“Do you only ‘imagine’ with a thing Of that value? What have you done with it? ”

Again the young man faltered. “ I’ve given it to Miss Armiger. She was afraid I’d lose it.”

“And you were not afraid she would?” his mother cried.

“Not a bit. She’s to give it back to me on this spot. She wants me too much to succeed.”

Mrs. Beever was silent a little. “And how much do you want her to? ”

Paul looked blank. “ In what? ”

“In making a fool of you.” Mrs. Beever gathered herself. “Are you in love with Rose Armiger, Paul? ”

He judiciously weighed the question. “Not in the least. I talk with her of nobody and nothing but Jean.”

“And do you talk with Jean of nobody and nothing but Rose? ”

Paul appeared to make an effort to remember. “I scarcely talk with her at all. We’re such old friends that there’s almost nothing to say.”

“There’s this to say, my dear that you take too much for granted I ”

“That’s just what Miss Armiger tells me. Give me, please, some more tea.” His mother took his cup, but she look at him hard and searchingly. He bore it without meeting her eyes, only turning his own pensively to the different dainties on the table. “If I do take a great deal for granted,” he went on, “you must remember that you brought me up to it.”

Mrs. Beever found only after an instant a reply; then, however, she uttered it with an air of triumph. “ I may have brought you up but I didn’t bring up Jean! ”

“Well, it’s not of her I’m speaking,” the young man good-humouredly rejoined; “though I might remind you that she has been here again and again, and month after month, and has always been taught so far as you could teach her to regard me as her inevitable fate. Have you any real doubt,” he went on, “ of her recognising in a satisfactory way that the time has come? ”

Mrs. Beever transferred her scrutiny to the interior of her teapot. “ No!” she said after a moment.

“Then what’s the matter? ”

“The matter is that I’m nervous, and that your stolidity makes me so. I want you to behave to me as if you cared and I want you still more to behave so to her.” Paul made, in his seat, a movement in which his companion caught, as she supposed, the betrayal of a sense of oppression; and at this her own worst fear broke out. “Oh, don’t tell. me you dorit care for if you do I don’t know what I shall do to you!” He looked at her with an air he some times had, which always aggravated her impatience, an air of amused surprise, quickened to curiosity, that there should be in the world organisms capable of generating heat. She had thanked God, through life, that she was cold-blooded, but now it seemed to face her as a Nemesis that she was a volcano compared with her son. This transferred to him the advantage she had so long monopolised, that of always seeing, in any relation or discussion, the other party become the spectacle, while, sitting back in her stall, she remained the spectator and even the critic. She hated to perform to Paul as she had made others perform to herself; but she determined on the instant that, since she was condemned to do so, she would do it to some purpose. She would have to leap through a hoop, but she would land on her charger’s back. The next moment Paul was watching her while she shook her little flags at him. “There’s one thing, my dear, that I can give you my word of honour for the fact that if the influence that congeals, that paralyses you, happens by any chance to be a dream of what may be open to you in any other quarter, the sooner you utterly dismiss that dream the better it will be not only for your happiness, but for your dignity. If you entertain with no matter how bad a conscience a vain fancy that you’ve the smallest real chance of making the smallest real impression on anybody else, all I can say is that you prepare for yourself very nearly as much discomfort as you prepare disgust for your mother.” She paused a moment; she felt, before her son’s mild gape, like a trapezist in pink tights. “How much susceptibility, I should like to know, has Miss Armiger at her command for your great charms?”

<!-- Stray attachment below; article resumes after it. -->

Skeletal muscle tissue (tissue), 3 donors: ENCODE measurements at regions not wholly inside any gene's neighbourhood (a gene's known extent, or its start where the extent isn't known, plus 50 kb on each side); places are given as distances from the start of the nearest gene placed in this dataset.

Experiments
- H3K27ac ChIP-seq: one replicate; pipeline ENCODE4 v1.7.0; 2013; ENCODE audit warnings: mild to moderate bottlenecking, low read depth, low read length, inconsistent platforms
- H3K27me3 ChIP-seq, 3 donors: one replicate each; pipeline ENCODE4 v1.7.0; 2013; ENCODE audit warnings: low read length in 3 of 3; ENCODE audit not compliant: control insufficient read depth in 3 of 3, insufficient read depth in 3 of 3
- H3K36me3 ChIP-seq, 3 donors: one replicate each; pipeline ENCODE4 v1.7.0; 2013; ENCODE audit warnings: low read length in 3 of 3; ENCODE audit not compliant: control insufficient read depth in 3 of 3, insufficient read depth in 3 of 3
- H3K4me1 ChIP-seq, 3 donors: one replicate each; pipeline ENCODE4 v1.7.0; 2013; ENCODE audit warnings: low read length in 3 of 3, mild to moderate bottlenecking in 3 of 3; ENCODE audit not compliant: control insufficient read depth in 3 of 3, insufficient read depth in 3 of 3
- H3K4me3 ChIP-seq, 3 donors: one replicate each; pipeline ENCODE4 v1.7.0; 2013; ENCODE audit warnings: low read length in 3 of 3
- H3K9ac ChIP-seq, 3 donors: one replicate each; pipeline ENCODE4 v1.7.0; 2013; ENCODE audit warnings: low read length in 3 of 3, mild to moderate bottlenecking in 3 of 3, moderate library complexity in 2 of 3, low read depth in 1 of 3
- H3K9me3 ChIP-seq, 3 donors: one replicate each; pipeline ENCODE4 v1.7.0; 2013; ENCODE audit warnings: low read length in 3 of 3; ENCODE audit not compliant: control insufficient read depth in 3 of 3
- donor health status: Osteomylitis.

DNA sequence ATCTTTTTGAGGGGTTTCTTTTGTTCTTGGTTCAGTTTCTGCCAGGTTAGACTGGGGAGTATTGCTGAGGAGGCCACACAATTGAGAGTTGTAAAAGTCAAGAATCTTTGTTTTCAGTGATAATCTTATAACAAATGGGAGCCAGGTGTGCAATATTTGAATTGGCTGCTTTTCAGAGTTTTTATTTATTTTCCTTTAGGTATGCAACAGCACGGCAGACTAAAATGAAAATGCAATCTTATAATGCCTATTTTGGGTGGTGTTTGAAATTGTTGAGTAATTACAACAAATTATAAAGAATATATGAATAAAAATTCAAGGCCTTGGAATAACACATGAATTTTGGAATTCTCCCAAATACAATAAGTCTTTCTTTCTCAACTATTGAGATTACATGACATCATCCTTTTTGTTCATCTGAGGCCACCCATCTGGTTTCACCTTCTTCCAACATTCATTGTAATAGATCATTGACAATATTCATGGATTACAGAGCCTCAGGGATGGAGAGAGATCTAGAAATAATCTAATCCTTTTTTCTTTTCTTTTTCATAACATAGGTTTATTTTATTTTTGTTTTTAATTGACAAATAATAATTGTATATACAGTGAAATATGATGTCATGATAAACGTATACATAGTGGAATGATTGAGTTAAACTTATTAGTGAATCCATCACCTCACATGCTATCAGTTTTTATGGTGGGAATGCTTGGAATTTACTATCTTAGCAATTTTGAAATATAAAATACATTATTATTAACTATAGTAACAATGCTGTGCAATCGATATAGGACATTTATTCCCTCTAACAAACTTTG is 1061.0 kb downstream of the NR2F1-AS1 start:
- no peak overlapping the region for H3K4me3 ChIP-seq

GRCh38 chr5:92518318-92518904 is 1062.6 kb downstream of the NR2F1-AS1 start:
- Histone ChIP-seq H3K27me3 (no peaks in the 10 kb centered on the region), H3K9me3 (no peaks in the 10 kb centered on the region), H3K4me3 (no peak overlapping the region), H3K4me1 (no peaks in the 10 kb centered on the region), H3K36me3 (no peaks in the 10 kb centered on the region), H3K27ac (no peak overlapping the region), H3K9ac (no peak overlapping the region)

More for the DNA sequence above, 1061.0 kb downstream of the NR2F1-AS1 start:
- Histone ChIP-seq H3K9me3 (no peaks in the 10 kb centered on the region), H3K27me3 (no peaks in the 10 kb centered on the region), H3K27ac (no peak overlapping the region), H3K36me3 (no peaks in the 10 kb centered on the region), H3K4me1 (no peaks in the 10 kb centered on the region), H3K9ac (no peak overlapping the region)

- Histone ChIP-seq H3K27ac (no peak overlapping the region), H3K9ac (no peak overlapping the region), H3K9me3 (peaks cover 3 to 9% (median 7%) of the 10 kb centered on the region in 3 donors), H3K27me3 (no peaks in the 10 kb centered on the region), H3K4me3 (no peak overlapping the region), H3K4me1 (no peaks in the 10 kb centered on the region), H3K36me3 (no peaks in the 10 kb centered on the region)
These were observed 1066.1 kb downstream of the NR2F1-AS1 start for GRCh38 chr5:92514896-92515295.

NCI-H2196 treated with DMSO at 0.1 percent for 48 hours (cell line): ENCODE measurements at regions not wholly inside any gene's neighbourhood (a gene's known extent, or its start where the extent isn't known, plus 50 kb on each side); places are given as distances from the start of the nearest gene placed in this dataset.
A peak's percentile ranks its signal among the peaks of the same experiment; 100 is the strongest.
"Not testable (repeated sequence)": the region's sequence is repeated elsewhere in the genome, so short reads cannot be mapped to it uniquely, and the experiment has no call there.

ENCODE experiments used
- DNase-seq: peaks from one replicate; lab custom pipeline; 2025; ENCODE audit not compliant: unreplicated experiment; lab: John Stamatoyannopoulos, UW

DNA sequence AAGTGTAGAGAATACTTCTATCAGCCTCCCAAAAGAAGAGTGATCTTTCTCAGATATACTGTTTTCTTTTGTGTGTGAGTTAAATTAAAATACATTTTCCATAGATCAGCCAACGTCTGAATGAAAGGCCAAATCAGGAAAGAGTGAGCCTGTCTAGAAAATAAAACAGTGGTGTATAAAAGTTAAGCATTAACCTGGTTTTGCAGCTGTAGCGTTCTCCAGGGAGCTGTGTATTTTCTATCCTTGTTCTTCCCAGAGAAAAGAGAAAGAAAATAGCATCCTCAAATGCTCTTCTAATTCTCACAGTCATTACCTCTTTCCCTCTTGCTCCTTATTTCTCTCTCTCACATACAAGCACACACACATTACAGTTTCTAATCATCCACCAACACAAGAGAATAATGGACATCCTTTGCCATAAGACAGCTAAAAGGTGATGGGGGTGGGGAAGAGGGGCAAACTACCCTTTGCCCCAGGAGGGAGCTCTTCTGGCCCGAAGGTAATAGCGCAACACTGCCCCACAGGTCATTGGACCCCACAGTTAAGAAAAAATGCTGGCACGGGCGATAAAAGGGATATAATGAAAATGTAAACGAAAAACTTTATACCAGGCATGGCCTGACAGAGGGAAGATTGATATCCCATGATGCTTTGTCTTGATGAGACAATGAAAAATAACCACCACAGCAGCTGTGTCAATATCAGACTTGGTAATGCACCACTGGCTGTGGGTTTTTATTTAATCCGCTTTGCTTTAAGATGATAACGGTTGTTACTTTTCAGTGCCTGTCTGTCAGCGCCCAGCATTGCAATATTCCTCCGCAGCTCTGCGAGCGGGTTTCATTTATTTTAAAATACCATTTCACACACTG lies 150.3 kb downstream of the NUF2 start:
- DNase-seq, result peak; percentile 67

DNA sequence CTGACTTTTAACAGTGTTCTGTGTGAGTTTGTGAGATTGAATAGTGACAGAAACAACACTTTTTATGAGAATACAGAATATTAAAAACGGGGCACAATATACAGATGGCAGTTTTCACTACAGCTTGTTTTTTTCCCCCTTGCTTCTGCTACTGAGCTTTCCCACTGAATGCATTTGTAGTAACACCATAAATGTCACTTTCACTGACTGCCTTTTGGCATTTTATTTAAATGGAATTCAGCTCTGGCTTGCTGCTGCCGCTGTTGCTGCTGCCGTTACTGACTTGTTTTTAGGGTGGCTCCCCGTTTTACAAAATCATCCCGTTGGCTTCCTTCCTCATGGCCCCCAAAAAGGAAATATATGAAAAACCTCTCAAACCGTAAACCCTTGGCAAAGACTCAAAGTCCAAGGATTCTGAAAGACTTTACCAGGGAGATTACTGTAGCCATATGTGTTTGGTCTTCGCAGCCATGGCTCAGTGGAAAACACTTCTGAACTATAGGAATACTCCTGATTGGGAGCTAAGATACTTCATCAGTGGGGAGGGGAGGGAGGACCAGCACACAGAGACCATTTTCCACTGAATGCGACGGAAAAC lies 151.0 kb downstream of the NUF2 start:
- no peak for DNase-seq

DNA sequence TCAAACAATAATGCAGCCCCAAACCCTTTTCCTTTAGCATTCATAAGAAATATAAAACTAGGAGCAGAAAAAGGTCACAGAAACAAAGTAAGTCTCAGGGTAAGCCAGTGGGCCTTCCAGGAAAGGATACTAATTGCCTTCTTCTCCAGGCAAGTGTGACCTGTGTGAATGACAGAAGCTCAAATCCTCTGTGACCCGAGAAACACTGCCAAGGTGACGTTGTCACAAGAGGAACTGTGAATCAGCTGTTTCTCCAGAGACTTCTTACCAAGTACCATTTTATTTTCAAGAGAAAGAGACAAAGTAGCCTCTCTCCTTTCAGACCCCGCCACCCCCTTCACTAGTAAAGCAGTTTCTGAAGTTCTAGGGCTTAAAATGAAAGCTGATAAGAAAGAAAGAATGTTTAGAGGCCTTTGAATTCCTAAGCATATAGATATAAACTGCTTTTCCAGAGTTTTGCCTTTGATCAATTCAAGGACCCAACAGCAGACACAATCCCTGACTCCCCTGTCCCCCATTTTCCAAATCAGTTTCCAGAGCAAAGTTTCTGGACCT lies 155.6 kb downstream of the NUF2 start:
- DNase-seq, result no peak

Paul showed her a certain respect; he didn’t clap her that is he didn’t smile. He felt something, however, which was indicated, as it always was, by the way his eyes grew smaller: they contracted at times, in his big, fair face, to mere little conscious points. These points he now directed to the region of the house. “Well, mother,” he quietly replied, “if you would like to know it, hadn’t you better ask her directly?” Rose Armiger had come into view; Mrs. Beever, turning, saw her approach, bare headed, in a fresh white dress, under a showy red parasol. Paul, as she drew near, left his seat and strolled to the hammock, into which he immediately dropped. Extended there, while the great net bulged and its attachments cracked with his weight, he spoke with the same plain patience. “ She has come to give me up the ornament.”

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Last updated Tuesday, March 25, 2014 at 21:02